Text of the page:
Lyme Disease: “The Great Imitator”
Diagnosis of Lyme disease is complicated because symptoms can be vague and take months or years to develop
Particular difficulty arises when there is no bull’s eye rash, which is the case in about 50-70% of cases and presenting symptoms are vague and/or take months or even years after the exposure to develop. These can include fatigue, muscle aches, fevers, and neurological problems including facial nerve paralysis, radiating nerve pain, pins and needles sensation, numbness, and weakness.
Late Lyme disease, which usually appears months to years after exposure and occurs in about 60% of untreated patients, can include intermittent or persistent arthritis, “migrating” nerve and joint pain that moves around, a wide range of neurological problems.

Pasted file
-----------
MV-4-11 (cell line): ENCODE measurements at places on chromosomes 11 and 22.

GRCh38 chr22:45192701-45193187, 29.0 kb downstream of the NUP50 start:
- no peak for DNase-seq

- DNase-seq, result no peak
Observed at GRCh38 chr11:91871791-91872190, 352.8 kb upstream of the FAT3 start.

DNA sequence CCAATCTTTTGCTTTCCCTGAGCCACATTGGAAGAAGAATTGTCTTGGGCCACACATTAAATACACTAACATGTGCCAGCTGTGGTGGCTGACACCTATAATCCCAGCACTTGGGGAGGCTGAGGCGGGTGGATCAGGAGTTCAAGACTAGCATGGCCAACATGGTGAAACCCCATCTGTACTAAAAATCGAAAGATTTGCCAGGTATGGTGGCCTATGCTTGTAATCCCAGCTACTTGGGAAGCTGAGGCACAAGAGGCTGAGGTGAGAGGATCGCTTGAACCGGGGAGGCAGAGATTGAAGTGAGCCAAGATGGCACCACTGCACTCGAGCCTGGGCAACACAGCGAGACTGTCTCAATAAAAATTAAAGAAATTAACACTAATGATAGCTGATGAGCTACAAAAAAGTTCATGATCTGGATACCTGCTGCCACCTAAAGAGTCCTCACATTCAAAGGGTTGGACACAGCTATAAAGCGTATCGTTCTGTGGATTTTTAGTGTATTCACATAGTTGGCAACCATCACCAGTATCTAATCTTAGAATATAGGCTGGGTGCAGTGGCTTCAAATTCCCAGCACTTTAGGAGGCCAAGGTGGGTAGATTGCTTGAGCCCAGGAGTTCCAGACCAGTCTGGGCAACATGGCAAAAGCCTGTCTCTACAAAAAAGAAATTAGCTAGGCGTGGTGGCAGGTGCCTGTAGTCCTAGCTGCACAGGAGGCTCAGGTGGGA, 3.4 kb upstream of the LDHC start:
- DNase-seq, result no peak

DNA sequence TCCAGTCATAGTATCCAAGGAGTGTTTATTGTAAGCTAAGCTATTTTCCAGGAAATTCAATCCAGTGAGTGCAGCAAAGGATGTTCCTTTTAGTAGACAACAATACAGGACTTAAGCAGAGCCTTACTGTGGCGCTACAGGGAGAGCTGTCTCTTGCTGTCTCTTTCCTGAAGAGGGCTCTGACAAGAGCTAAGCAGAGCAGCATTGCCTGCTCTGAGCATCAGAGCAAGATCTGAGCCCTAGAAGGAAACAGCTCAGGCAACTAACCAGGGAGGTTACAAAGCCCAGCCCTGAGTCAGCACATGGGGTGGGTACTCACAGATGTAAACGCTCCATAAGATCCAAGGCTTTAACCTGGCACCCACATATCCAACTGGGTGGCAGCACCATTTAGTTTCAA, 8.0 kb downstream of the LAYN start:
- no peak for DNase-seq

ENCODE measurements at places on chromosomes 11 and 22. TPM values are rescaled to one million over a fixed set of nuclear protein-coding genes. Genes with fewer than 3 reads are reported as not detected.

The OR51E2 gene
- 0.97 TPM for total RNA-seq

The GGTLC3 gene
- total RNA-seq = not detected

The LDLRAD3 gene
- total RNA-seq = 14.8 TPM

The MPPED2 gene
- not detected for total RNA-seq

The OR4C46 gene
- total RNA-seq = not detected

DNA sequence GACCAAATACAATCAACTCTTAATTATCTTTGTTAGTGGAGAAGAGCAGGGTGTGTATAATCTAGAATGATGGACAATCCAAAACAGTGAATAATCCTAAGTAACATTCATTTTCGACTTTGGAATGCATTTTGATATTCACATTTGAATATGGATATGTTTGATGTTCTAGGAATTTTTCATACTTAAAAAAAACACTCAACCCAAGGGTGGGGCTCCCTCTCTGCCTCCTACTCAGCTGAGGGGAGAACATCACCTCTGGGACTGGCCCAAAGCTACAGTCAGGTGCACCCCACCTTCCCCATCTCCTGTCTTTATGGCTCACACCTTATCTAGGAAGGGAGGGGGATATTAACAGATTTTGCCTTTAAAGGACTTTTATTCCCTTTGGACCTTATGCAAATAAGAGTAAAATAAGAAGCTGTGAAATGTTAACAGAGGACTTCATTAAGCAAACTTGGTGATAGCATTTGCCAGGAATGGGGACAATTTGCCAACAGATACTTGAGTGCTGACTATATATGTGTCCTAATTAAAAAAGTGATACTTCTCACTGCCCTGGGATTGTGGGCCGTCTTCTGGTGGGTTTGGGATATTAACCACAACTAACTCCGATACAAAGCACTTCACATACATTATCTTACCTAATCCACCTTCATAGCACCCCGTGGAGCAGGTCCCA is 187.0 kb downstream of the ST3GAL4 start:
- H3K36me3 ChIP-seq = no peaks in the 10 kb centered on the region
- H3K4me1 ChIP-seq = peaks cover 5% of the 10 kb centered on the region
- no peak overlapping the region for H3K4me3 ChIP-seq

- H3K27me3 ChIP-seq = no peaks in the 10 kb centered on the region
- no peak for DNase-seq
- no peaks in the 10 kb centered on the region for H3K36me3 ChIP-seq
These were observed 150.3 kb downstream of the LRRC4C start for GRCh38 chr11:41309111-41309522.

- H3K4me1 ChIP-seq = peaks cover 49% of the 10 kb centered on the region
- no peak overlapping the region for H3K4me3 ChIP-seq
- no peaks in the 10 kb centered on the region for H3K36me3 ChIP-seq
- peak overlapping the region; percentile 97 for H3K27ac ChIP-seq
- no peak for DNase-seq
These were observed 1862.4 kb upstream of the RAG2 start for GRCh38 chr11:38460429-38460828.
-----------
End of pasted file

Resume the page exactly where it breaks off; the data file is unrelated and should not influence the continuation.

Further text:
Lyme disease is known as “The Great Imitator” because its symptoms can mirror many other conditions.
Diagnoses that can mimic or be triggered by chronic Lyme disease include:
- Multiple Sclerosis
- Amyotrophic Lateral Sclerosis
- Parkinson’s Disease
- Rheumatoid Arthritis
- Reflex Sympathetic Dystrophy
- Polymyalgia Rheumatica
- Chronic Fatigue and Immune Dysfunction Syndrome
- Chemical Sensitivity
- Bipolar Disorder
- ADHD, ADD
- Any mental health presentation
- Fungal Hypersensitivities
- Autoimmune Disorders
- Hashimoto’s, Grave’s Disease
- Adrenal Insufficiency
- Addison’s Disease
- Menopause and other hormone transitions